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Located on Lake Sakakawea

Jim & Analene Torgerson
11350 Hwy. 1804
Ray, North Dakota 58849-9236

For Reservations Call: 
Business - (701) 568-3474
Cell - (701) 641-0175

"2016"  Celebrating our 28th year in business.

 

BIRDING & JUNEBERRYS

Bring your binoculars.  North Dakota is one of the best bird watching areas in the country.

 

Our four trails each have a different location as well as a variety of styles of bird houses.  The four trails are identified by the color of the number on the exterior of the birdhouse, ie; red trail boxes are numbered with red paint, blue trail boxes with blue paint.
  • Boxes are for observation.  Do not open the boxes as the mothers are nesting and may abandon their nests if disturbed.
  • Boxes are in pairs.  Normally Tree swallows will take up one house and Bluebirds will occupy the other.
   
Lund's Landing Nesting Box Trail Map

 
 
 
Spring Brings Magic
The Juneberry is a native fruit bearing shrub of the Northern Great Plains with its range extending northward through the Canadian prairie provinces into the Southern Yukon and Northwest Territories.  This extremely adaptable plant will grow under a wide range of climatic conditions.

The bush or small tree grows to a height of 18 feet at ideal sites and bears masses of white flowers in early spring.  the fruit is borne in clusters of six to 12 and mature to a purple, red or almost black color.  Eaten fresh the fruits are tasty and may also be used for wine, home canning, fresh, frozen, in pies, jams and fruit rolls.

Spring brings magic to the Great Plains.  Each spring something magical happens in the heart of northwest North Dakota.  Between late March and June, Bluebirds and Juneberrys return to the Northern Great Plains.  In some peoples minds Juneberrys and Bluebirds have a lot in common.  Some suggest that the Juneberry is mind altering.  It can cause hallucinations of muffins, pies, jams and cakes.  Juneberry ice cream can be mind altering in that once tasted can transfer decision making from the brain to the taste buds.

Bluebird courtship activities begin in April and May.  The Mountain Bluebirds arrive a little earlier than the Eastern Bluebird and prefer a pasture/fence post environment as opposed to their cousins who's nesting habits may include a closer proximity to humans and buildings.  Jim and Analene Torgerson who live in the country near Tioga, North Dakota are a classic example of Juneberry and Bluebird addicts.  For 30 years, the Torgersons have hiked along gullies, across streams, around hill crests, thru cow pastures, over fences, and just about anywhere a shrub grows in pursuit of elusive Juneberrys and Blue birds.

 

 
There are people who say the large pea-sized Juneberry growing on North Dakota's rolling prairies should be North Dakota's State Fruit.  One thing is certain, the wild dark blue, sweet, juicy and succulent Juneberry is special.

Explorers and fur trappers followed the Indians in harvesting and eating wild Juneberries (Serviceberries) long before North Dakota was a state.  Meriwether Lewis wrote of his party staving off starvation with Serviceberry pancakes.  Sounds like one of the better ways to survive any crises.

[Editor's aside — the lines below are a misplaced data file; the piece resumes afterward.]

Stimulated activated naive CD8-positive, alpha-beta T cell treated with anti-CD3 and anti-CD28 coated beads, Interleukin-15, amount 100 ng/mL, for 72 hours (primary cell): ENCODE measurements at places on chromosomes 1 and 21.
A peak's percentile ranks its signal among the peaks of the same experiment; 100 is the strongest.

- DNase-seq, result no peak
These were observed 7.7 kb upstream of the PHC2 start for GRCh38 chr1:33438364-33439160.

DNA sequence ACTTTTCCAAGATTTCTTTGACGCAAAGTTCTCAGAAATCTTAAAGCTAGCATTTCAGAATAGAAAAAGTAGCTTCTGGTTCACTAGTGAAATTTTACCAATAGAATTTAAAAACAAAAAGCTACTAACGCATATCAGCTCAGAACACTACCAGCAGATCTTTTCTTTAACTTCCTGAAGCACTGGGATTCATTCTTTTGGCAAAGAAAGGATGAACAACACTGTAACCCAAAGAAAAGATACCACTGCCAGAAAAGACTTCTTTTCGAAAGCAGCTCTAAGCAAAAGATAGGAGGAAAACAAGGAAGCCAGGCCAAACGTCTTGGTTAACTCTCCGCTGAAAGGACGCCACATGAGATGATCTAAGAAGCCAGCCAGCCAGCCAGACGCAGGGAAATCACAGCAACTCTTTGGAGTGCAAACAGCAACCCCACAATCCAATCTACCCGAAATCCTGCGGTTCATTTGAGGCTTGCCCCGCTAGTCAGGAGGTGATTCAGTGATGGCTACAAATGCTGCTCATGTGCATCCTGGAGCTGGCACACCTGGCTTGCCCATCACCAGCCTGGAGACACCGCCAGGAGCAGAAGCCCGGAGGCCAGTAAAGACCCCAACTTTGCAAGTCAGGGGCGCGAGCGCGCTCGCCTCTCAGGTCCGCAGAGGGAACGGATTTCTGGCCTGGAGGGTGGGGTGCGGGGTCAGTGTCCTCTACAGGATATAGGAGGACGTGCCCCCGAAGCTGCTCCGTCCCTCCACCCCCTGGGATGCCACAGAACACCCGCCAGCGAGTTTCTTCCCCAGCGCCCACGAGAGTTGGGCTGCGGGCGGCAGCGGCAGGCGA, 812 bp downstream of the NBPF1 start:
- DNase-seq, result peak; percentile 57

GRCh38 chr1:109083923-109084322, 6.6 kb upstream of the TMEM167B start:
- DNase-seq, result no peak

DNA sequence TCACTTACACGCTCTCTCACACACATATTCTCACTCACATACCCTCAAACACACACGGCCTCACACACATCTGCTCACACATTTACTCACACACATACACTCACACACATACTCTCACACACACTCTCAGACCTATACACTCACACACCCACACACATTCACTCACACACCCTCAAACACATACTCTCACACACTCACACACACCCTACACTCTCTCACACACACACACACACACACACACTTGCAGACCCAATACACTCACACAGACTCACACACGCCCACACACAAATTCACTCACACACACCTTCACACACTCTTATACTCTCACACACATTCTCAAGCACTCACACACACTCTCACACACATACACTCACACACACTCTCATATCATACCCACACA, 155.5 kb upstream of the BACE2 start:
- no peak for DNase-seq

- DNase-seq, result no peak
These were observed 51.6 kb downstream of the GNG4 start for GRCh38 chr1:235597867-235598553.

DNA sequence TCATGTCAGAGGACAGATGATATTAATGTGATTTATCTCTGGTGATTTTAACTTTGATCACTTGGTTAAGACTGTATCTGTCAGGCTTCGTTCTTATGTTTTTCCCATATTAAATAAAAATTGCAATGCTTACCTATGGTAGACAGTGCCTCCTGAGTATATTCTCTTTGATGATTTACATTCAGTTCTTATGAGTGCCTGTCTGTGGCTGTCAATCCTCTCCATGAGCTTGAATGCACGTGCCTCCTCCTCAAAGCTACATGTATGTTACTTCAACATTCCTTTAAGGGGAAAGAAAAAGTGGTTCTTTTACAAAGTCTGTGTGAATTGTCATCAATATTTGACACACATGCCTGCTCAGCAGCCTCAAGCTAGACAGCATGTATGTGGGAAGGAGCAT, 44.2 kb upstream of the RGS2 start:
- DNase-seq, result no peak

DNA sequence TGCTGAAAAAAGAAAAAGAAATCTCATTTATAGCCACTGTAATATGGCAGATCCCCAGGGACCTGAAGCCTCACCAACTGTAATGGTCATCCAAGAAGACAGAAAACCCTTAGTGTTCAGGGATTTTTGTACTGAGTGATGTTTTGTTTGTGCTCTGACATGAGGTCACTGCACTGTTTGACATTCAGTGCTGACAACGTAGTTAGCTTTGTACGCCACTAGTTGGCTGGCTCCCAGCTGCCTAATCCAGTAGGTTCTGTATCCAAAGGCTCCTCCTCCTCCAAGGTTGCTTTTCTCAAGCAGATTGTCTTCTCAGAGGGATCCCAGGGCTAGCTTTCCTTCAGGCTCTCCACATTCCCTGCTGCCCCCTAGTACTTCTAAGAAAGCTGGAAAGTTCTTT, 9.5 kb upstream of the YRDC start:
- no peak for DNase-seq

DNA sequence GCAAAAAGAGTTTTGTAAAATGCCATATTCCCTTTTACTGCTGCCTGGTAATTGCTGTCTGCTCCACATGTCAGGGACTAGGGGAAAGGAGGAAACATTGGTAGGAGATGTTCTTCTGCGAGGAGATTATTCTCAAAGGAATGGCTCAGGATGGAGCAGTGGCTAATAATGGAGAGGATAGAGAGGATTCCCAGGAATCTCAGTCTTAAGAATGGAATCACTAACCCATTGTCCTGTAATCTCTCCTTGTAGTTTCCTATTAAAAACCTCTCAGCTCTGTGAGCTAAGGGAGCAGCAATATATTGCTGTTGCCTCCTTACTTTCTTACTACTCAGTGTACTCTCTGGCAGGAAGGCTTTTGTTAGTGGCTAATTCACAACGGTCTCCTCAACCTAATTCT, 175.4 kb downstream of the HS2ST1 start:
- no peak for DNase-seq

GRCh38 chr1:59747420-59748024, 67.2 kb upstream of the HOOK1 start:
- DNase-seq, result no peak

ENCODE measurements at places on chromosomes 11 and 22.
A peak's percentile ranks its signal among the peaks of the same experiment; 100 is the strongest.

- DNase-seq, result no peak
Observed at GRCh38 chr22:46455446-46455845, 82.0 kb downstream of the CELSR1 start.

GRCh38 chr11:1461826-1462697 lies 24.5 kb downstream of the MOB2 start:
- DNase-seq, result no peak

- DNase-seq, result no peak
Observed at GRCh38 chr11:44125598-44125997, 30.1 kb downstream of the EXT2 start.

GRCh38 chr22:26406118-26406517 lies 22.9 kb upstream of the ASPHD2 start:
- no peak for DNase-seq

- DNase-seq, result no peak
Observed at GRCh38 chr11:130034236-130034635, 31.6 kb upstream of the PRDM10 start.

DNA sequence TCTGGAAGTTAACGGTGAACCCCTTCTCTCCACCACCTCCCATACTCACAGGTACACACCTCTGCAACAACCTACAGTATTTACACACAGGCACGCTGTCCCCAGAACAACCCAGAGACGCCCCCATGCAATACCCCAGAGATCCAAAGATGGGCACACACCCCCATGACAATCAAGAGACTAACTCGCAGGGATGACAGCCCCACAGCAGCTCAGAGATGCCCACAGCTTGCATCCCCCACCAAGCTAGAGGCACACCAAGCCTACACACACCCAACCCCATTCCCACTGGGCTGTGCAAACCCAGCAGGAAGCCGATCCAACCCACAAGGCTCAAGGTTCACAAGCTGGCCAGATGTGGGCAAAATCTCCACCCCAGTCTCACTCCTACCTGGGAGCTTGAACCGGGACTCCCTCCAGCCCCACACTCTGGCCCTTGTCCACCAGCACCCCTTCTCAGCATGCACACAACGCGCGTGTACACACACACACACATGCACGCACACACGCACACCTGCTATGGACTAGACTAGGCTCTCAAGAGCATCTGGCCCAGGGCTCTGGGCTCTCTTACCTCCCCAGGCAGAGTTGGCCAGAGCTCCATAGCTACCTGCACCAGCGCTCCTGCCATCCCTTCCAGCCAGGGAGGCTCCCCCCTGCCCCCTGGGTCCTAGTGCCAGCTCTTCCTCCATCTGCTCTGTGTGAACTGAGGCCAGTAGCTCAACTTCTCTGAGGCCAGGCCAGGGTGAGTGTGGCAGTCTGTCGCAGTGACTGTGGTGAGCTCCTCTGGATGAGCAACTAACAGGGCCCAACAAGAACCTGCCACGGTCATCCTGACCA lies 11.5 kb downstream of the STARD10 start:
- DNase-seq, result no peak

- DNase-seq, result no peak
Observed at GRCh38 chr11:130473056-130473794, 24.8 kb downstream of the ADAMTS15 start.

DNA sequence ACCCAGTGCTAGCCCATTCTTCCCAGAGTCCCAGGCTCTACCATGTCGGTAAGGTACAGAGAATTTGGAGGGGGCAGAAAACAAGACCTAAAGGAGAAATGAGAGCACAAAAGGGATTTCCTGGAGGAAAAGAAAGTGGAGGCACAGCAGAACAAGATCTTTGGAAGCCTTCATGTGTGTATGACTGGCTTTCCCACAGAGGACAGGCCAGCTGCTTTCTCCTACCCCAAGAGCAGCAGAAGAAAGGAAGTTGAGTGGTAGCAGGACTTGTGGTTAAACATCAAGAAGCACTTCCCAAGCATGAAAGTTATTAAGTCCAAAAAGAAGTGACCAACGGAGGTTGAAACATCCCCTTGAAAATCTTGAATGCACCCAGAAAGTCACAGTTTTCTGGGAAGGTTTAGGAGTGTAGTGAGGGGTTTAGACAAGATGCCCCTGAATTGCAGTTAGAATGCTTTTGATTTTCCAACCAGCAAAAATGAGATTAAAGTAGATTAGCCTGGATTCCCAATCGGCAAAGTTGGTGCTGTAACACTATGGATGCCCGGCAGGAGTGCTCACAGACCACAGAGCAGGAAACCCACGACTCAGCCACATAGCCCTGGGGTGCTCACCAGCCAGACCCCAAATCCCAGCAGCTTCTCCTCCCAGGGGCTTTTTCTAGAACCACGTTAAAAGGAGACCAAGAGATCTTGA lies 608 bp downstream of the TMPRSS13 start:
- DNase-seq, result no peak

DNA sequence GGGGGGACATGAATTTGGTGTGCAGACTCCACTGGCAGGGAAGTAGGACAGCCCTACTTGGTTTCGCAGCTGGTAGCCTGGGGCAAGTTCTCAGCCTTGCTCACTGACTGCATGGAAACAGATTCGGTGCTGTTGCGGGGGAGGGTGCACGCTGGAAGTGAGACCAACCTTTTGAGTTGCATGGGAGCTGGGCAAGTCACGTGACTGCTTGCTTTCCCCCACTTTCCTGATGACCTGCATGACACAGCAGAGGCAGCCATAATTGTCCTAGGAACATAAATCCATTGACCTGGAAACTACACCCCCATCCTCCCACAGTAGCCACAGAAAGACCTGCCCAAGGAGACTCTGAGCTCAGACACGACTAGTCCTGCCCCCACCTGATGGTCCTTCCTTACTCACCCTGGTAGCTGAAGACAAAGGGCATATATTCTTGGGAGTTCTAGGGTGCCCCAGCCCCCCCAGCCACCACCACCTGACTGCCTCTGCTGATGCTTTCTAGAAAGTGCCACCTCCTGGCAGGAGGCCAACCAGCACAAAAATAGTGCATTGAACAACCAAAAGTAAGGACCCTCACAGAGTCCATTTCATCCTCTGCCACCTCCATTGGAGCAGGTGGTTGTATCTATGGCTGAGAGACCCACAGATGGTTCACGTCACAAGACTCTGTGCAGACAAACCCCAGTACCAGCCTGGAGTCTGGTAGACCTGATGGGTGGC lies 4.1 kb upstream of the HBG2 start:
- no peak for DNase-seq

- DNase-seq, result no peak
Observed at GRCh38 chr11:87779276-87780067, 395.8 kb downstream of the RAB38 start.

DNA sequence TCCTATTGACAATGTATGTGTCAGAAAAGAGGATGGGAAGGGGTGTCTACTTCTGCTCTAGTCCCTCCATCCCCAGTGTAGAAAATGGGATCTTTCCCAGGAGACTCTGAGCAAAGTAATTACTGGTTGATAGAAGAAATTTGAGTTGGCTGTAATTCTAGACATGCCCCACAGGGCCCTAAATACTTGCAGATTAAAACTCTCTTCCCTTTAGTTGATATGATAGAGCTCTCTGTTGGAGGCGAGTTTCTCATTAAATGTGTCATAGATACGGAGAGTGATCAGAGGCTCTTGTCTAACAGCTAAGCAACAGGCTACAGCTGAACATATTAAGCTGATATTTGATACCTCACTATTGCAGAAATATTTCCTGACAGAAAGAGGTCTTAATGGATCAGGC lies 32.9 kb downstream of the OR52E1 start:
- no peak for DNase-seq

Juneberries favor the north slopes of hillsides.  The tall shrub or small tree, often knee high to chest high, have dark blue berries, smooth skinned, with a surface gray waxy bloom.  The leaves are oblong and serrated.  You can start finding ripe berries in early July.  pick them fast as the July heat dries them up fairly quickly and the birds have a sharp eye out for them also.

 

Bluebirds

Hikers and trekkers can walk from beaches to bluffs to open ranch country along the miles of Bluebird trails which hug the Missouri River.  The areas' diverse geography offers a variety of habitats for bird observations and study.  A hike thru the area will snare views of deer, badgers, eagles, coyotes and red foxes.

Bluebirds are family oriented.  The courting male dotes on the female, waving his wings, enticing her to select a nest site and offering her treats.  He courageously guards the box during nest construction.  He delivers food to the incubating female and participates equally in feeding nestlings and fledglings.

A few of the other birds in the area

  • Mountain & Eastern Bluebirds
  • Baird's Sparrow
  • Least Tern
  • Piping Plover
  • Lazuli Bunting
  • Sprague's Pipit
  • Rock Wren
  • Ferruginous Hawk
  • Common Flicker
  • Long billed Curlew
  • Kingfisher

 

WHAT TO BRING

Bird-watching requires comfortable walking shoes, comfortable outdoor clothing and a decent pair of binoculars. 

Bluebirds are considered harbingers of spring.  Although they may over-winter in colder climates, they actively begin house hunting in February and March, signaling better weather ahead.



Bird watchers can walk our picturesque trails,
                and observe all the different species of songbirds in the area


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Jim & Analene Torgerson
11350 Hwy. 1804
Ray, North Dakota 58849-9236
For Reservations Call: 
Business - (701) 568-3474

lundslanding@nccray.com

 N 48  09.649
W 103  08.105